Yeah. Yeah. I mean this idea of creating community, that’s one of the reasons why I created that, the parenting course that I have, parenting by Design, because it’s literally, I developed it in part because I was trying to figure out a framework for managing challenging behaviors with my own kid and being super optimized, efficient. How do I create a toolbox? I’m so tired, frankly, of the parenting world giving us these scripts. We talk about scripts on here all the time, and I’ll give a script, but every single time I give a script, it’s got the biggest asterisk being like, you have to reframe this in language you use with your child, and you have to be willing to try lots of different things to figure out what fits with your child. Because I’m so sick of cookie cutter strategies that then a parent with a perhaps spicier child, a more sensitive kiddo, they try that strategy, this cookie cutter strategy with that kid.


It doesn’t work because it’s not tailored to the way that they receive that kind of intervention. And then the parent invariably, after trying a revolving door of these kind of OneNote strategies starts to feel, gosh, there’s got to be something wrong with my kid, or there’s got to be something wrong with me, and they’re not unfortunately thinking maybe there’s something wrong with the strategies or the way that I’m using the strategy. How do I optimize a strategy for my child? That’s exactly why I created the Parenting by Design course. I was like, I don’t want to teach people a bunch of scripts and strategies. I want to give them a framework for adapting strategies. The strategies that we teach in our practice, they’re not like these strategies are real legit strategies, but you need to be able to know how to adapt them to your child.


And that’s exactly what we do in that course is just, yes, they’re strategies, but more than anything, it’s a lot about teaching parents how to create a map of their kids like nervous system and how to create a map of their kids challenging behaviors and develop a way to figure out what are the patterns, and then create a map of a behavioral or a relational plan. The interactive, what can I do to shift my dance, my side of the dance so that I can help modify the way my kid is responding to me, and this way I can shift behaviors or increase regulation skills or whatever, fill my toolbox with the optimized strategies for my kid, help my kid fill their toolbox with their optimized strategies for them and their own sensitivities. I just feel like we have to create more customized approaches.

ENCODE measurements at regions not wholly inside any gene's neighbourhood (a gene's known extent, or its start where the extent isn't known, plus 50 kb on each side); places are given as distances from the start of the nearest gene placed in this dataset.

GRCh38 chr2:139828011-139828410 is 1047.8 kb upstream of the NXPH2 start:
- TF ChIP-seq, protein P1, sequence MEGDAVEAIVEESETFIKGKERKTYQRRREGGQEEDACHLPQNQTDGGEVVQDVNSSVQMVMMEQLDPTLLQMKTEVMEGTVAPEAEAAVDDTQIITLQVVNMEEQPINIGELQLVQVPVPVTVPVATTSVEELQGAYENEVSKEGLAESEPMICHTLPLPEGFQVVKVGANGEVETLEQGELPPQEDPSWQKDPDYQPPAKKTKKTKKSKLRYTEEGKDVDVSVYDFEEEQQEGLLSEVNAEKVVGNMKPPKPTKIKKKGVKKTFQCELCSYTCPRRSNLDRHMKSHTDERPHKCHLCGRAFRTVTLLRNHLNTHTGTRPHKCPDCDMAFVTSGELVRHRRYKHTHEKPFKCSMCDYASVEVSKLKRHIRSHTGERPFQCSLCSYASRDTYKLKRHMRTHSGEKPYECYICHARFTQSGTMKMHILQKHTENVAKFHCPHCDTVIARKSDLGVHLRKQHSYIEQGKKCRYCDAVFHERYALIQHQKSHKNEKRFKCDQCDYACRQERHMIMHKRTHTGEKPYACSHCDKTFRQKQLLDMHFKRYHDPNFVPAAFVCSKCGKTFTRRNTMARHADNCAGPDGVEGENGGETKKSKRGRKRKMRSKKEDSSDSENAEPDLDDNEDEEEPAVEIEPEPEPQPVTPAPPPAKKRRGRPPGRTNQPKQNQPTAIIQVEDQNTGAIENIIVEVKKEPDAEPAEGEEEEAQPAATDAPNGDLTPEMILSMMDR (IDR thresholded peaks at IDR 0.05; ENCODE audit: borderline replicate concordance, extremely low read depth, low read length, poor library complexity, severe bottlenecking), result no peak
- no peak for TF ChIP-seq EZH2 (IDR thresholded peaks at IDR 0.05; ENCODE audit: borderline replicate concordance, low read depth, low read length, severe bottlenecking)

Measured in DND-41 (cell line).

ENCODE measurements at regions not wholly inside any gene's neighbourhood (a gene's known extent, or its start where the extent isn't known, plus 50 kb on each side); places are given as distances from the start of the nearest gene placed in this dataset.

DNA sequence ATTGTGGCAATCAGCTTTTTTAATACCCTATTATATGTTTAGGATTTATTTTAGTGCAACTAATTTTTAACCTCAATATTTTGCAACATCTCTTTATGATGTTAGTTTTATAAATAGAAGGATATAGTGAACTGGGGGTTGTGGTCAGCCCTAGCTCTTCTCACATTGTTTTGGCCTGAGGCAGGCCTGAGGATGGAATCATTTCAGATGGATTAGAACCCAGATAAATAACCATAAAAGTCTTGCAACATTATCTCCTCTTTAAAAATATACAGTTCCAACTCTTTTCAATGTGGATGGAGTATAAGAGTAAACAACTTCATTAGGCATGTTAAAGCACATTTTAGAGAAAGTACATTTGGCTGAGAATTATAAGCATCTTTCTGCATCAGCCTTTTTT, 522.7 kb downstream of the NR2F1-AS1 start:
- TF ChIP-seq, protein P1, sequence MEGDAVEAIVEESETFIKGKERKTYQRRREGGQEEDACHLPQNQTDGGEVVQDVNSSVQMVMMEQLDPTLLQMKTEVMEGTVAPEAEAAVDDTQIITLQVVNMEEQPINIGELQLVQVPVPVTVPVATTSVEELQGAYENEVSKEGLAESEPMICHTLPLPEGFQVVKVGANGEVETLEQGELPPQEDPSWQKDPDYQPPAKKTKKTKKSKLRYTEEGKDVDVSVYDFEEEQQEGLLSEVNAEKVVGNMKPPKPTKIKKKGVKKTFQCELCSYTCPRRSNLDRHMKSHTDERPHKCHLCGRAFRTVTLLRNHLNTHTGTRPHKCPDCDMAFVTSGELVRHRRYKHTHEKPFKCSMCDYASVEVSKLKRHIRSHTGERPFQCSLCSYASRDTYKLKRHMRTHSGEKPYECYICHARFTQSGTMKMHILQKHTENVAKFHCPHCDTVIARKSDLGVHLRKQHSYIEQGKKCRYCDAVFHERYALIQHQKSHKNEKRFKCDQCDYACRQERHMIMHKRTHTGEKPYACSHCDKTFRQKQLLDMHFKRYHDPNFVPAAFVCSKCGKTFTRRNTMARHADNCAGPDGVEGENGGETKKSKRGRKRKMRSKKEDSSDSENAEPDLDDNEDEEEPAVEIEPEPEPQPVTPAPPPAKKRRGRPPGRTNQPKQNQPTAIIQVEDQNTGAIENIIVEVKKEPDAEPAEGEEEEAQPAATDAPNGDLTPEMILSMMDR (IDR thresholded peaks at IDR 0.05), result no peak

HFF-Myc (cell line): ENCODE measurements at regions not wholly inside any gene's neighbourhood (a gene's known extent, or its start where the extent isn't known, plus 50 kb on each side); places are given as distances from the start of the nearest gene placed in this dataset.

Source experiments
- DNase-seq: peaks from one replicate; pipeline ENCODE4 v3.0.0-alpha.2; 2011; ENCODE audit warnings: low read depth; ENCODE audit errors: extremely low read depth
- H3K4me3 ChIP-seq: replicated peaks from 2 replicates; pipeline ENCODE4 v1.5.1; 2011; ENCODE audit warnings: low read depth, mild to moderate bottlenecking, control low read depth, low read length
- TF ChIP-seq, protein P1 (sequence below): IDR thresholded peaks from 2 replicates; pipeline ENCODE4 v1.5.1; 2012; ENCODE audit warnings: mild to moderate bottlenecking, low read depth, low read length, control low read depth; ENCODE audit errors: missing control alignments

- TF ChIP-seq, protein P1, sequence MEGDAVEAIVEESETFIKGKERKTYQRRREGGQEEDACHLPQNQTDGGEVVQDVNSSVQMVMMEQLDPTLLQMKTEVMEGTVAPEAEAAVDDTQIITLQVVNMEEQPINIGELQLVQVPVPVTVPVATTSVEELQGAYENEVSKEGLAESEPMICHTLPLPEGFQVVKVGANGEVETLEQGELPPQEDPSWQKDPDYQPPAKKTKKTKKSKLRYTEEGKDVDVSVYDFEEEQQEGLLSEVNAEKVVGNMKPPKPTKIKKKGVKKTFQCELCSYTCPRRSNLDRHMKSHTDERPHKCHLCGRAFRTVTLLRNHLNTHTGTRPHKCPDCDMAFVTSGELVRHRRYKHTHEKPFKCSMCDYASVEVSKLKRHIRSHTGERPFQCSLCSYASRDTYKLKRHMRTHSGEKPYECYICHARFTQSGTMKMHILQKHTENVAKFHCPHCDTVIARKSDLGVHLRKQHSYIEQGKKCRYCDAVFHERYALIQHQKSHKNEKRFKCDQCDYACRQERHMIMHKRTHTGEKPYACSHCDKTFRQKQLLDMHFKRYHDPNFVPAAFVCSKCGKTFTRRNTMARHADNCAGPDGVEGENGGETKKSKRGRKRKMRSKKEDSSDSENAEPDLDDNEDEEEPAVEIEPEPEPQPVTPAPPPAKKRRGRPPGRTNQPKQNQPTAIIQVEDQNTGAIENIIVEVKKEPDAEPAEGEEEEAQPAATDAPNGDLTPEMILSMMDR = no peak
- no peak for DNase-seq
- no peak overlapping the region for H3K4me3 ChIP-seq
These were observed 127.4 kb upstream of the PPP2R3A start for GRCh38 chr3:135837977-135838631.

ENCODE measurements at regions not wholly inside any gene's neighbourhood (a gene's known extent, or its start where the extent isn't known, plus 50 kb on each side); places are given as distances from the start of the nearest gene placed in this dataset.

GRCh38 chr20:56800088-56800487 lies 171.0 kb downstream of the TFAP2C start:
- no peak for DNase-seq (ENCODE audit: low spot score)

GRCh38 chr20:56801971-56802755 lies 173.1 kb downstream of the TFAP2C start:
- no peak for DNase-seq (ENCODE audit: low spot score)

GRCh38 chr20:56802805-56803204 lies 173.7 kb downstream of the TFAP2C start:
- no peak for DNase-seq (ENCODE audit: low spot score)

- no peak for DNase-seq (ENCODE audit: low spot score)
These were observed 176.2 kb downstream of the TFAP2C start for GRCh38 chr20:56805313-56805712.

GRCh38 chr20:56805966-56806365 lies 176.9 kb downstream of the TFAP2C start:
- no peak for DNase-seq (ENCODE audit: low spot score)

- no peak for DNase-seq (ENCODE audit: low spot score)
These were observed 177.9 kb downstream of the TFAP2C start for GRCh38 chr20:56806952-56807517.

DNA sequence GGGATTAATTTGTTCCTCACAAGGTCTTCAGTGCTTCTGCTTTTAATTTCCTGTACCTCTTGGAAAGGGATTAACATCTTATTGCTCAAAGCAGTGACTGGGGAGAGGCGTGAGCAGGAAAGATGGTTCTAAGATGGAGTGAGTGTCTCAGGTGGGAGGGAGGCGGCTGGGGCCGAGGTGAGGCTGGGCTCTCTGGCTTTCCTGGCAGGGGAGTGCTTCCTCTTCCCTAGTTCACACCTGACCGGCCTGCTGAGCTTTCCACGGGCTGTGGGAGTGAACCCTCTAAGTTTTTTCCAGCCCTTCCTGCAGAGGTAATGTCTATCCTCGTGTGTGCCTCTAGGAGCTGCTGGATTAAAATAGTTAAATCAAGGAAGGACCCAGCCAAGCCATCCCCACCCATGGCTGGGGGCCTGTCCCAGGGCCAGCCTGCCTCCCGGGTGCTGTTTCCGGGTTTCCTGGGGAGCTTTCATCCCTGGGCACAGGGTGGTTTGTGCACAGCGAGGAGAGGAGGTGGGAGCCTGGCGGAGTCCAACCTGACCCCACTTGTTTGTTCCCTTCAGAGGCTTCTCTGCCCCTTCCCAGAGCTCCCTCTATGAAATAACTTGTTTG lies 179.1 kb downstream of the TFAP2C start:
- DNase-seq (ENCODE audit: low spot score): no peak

Dr. Emily (19:24):

I think the one size fits all parenting that we get pushed in the media, even as a parent psychologist, and if it doesn’t work or if it’s a little bit more challenging, is really defeating, and that’s our goal is to help you find places that where you feel empowered and that you feel like you have a plan, not that you feel broken down. So I hope this helped that parent.

Dr. Sarah (19:48):

Yeah, me too. Oh gosh. A mama at the end of her rope. I know that. I feel like I know those. I know that mama. I am that mama sometimes.

Dr. Emily (20:00):


Dr. Sarah (20:00):

Yeah, we feel you. We see you, and I hope this helps. There’s a lot of resources out there, but be mindful of just blaming yourself. If a strategy doesn’t work, take a look at the strategy or take a look at how optimized it is for you and your kid. I think that’s a good place to start. I think we blame ourselves when we try things that we see other people doing and they don’t work for us. We blame ourselves. Instead be willing to say, it’s not me or my kid. I need a different approach, or I need to optimize my strategies a bit better so I can support my own bandwidth. A human only have so much of it.


Well, thanks Em’.

Dr. Emily (20:47):

All right.

Dr. Sarah (20:48):Thank you so much for listening. As you can hear, parenting is not one size fits all. It’s nuanced and it’s complicated. So I really hope that this series where we’re answering your questions really helps you to cut through some of the noise and find out what works best for you and your unique child. If you have a burning parenting question, something you’re struggling to navigate or a topic you really want us to shed light on or share research about, we want to know, go to drsarahbren.com/question to send in anything that you want, Rebecca, Emily, and me to answer in this new series Securely Attached: Beyond the Sessions. That’s drsarahbren.com/question. And check back for a brand new securely attached next Tuesday. And until then, don’t be a stranger.

✨We want to hear from you! Go to https://drsarahbren.com/question to send us a question or a topic you want to hear us answer on Securely Attached – Beyond the Sessions! ✨

173. BTS: Preventing burnout when you have a sensitive child